1911 Encyclopædia Britannica/Houdon, Jean Antoine

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HOUDON, JEAN ANTOINE (1740–1828), French sculptor, was born at Versailles on the 18th of March 1740. At the age of twelve he entered the École royale de Sculpture, and at twenty, having learnt all that he could from Michel Ange Slodtz and Pigalle, he carried off the prix de Rome and left France for Italy, where he spent the next ten years of his life. His brilliant talent, which seems to have been formed by the influence of that world of statues with which Louis XIV. peopled the gardens of Versailles rather than by the lessons of his masters, delighted Pope Clement XIV., who, on seeing the St Bruno executed by Houdon for the church of St Maria degli Angeli, said “he would speak, were it not that the rules of his order impose silence.” In Italy Houdon had lived in the presence of that second Renaissance with which the name of Winckelmann is associated, and the direct and simple treatment of the Morpheus which he sent to the Salon of 1771 bore witness to its influence. This work procured him his “agrégation” to the Academy of Painting and Sculpture, of which he was made a full member in 1775. Between these dates Houdon had not been idle; busts of Catharine II., Diderot and Prince Galitzin were remarked at the Salon of 1773, and at that of 1775 he produced, not only his Morpheus in marble, but busts of Turgot, Gluck (in which the marks of small-pox in the face were reproduced with striking effect) and Sophie Arnould as Iphigeneia (now in the Wallace Collection, London), together with his well-known marble relief, “Grive suspendue par les pattes.” He took also an active part in the teaching of the academy, and executed for the instruction of his pupils the celebrated Écorché still in use. To every Salon Houdon was a chief contributor; most of the leading men of the day were his sitters; his busts of d’Alembert, Prince Henry of Prussia, Gerbier, Buffon (for Catharine of Russia) and Mirabeau are remarkable portraits; and in 1778, when the news of Rousseau’s death reached him, Houdon started at once for Ermenonville, and there took a cast of the dead man’s face, from which he produced the grand and life-like head now in the Louvre. In 1779 his bust of Molière, at the Théâtre Français, won universal praise, and the celebrated draped statue of Voltaire, in the vestibule of the same theatre, was exhibited at the Salon of 1781, to which Houdon also sent a statue of Marshal de Tourville, commissioned by the king, and the Diana executed for Catharine II. This work was refused; the jury alleged that a statue of Diana demanded drapery; without drapery, they said, the goddess became a “suivante de Vénus,” and not even the proud and frank chastity of the attitude and expression could save the Diana of Houdon (a bronze reproduction of which is in the Louvre) from insult. Three years later he went to America, there to carry out a statue of Washington. With Franklin, whose bust he had recently executed, Houdon left France in 1785, and, staying some time with Washington at Mount Vernon, he modelled the bust, with which he decided to go back to Paris, there to complete the statue destined for the capitol of the State of Virginia. After his return to his native country Houdon executed for the king of Prussia, as a companion to a statue of Summer, La Frileuse, a naif embodiment of shivering cold, which is one of his best as well as one of his best-known works. The Revolution interrupted the busy flow of commissions, and Houdon took up a half-forgotten project for a statue of St Scholastica. He was immediately denounced to the convention, and his life was only saved by his instant and ingenious adaptation of St Scholastica into an embodiment of Philosophy. Under Napoleon, of whom in 1806 he made a nude statue now at Dijon, Houdon received little employment; he was, however, commissioned to execute the colossal reliefs intended for the decoration of the column of the “Grand Army” at Boulogne (which ultimately found a different destination); he also produced a statue of Cicero for the senate, and various busts, amongst which may be cited those of Marshal Ney, of Josephine and of Napoleon himself, by whom Houdon was rewarded with the legion of honour. He died at Paris on the 16th of July 1828.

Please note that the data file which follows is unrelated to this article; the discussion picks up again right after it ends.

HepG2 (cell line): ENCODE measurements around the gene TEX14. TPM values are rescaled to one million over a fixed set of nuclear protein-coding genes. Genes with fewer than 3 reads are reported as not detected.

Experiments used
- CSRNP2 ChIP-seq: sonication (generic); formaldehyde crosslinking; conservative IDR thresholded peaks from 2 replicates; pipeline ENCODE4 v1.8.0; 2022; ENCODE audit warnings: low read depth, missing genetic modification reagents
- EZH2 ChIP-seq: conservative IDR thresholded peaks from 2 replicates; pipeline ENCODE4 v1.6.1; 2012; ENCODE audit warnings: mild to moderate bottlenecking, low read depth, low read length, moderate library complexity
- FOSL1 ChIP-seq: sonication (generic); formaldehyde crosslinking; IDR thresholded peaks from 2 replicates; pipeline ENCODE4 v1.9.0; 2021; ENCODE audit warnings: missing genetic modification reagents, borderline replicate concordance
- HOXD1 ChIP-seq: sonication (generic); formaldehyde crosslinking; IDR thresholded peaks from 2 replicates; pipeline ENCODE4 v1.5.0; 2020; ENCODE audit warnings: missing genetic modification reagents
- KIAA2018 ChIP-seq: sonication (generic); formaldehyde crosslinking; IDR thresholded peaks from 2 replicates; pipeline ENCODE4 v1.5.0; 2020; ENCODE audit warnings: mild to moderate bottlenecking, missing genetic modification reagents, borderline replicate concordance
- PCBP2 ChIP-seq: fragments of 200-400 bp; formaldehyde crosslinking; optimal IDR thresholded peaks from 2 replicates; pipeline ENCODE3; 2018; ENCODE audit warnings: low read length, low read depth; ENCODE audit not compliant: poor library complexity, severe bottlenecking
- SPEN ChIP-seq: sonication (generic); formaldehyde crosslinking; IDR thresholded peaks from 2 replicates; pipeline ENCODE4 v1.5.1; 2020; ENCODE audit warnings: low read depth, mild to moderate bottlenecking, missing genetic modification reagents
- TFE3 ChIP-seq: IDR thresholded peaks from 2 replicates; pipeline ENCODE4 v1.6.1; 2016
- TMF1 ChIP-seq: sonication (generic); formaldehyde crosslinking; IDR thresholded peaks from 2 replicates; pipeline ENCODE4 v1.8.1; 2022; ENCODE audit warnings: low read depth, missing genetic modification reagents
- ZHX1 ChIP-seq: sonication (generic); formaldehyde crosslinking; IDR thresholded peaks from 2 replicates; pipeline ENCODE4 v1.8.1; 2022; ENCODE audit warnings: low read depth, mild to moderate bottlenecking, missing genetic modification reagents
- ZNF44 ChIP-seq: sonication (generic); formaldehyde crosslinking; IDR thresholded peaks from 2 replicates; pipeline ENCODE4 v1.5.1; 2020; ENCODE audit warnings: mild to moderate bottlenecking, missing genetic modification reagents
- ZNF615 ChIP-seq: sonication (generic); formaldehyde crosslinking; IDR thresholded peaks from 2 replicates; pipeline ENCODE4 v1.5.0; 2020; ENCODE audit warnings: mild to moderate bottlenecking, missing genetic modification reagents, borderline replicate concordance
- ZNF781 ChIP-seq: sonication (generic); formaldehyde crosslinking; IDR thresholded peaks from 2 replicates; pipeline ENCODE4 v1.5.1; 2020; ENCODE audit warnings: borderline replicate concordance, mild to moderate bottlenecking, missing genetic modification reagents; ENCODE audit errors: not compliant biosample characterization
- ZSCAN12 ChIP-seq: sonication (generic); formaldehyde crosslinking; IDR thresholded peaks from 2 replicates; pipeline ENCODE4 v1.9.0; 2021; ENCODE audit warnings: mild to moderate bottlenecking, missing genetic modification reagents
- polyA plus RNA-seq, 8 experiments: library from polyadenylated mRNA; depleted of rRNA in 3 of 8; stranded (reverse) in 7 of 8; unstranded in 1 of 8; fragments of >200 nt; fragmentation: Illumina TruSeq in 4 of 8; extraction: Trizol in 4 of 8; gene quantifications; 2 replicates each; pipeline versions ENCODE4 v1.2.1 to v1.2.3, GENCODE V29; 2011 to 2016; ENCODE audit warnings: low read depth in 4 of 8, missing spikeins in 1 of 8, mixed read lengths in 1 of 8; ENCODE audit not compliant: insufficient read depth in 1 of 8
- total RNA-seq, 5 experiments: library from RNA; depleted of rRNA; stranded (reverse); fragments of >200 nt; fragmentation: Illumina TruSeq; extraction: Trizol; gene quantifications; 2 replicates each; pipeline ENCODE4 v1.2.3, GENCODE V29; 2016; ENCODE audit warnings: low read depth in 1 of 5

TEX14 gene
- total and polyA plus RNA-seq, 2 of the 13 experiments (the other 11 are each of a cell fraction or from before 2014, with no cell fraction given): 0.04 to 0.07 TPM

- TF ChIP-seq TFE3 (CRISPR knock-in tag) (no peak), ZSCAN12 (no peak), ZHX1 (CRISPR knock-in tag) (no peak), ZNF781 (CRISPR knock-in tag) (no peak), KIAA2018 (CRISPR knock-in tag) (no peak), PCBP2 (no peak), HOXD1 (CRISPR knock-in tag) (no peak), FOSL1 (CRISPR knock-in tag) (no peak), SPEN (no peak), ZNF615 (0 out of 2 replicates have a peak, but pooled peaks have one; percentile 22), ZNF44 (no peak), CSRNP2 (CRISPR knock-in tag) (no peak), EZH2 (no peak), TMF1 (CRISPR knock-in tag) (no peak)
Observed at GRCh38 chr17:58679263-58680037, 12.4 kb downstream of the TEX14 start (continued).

See memoir by Émile Délerot and Arsène Legrelle in Mémoires de la société des sciences morales . . . de Seine-et-Oise, iv. 49 et seq. (1857); Anatole de Montaiglon and Georges Duplessis in Revue universelle des arts, i. and ii. (1855–1856); Hermann Dierks, Houdons Leben und Werke (Gotha, 1887); Albert Terrade, Autour de la statue de Jean Houdon (Versailles, 1892); P. E. Mangeant, Sur une statuette de Voltaire par J. Houdon (Paris, 1896).